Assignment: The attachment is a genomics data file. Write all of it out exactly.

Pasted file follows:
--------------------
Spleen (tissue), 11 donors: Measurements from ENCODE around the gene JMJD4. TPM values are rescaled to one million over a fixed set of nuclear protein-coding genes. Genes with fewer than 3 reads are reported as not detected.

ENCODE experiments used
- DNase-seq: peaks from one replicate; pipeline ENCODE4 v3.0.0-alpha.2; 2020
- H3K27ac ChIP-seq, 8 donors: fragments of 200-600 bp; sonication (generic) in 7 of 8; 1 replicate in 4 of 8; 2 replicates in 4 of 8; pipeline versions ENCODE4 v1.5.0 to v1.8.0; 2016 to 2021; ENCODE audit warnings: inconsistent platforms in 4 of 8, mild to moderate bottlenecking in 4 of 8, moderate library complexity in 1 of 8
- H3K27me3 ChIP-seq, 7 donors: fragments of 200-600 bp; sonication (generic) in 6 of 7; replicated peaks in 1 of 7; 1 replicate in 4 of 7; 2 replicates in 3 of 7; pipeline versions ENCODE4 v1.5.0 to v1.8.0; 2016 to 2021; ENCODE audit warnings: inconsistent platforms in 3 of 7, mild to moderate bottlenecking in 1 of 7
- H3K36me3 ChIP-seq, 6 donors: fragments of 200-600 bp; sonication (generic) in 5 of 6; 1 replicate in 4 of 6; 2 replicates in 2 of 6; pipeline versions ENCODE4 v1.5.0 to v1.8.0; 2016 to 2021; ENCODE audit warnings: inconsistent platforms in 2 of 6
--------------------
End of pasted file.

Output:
Spleen (tissue), 11 donors: Measurements from ENCODE around the gene JMJD4. TPM values are rescaled to one million over a fixed set of nuclear protein-coding genes. Genes with fewer than 3 reads are reported as not detected.

ENCODE experiments used
- DNase-seq: peaks from one replicate; pipeline ENCODE4 v3.0.0-alpha.2; 2020
- H3K27ac ChIP-seq, 8 donors: fragments of 200-600 bp; sonication (generic) in 7 of 8; 1 replicate in 4 of 8; 2 replicates in 4 of 8; pipeline versions ENCODE4 v1.5.0 to v1.8.0; 2016 to 2021; ENCODE audit warnings: inconsistent platforms in 4 of 8, mild to moderate bottlenecking in 4 of 8, moderate library complexity in 1 of 8
- H3K27me3 ChIP-seq, 7 donors: fragments of 200-600 bp; sonication (generic) in 6 of 7; replicated peaks in 1 of 7; 1 replicate in 4 of 7; 2 replicates in 3 of 7; pipeline versions ENCODE4 v1.5.0 to v1.8.0; 2016 to 2021; ENCODE audit warnings: inconsistent platforms in 3 of 7, mild to moderate bottlenecking in 1 of 7
- H3K36me3 ChIP-seq, 6 donors: fragments of 200-600 bp; sonication (generic) in 5 of 6; 1 replicate in 4 of 6; 2 replicates in 2 of 6; pipeline versions ENCODE4 v1.5.0 to v1.8.0; 2016 to 2021; ENCODE audit warnings: inconsistent platforms in 2 of 6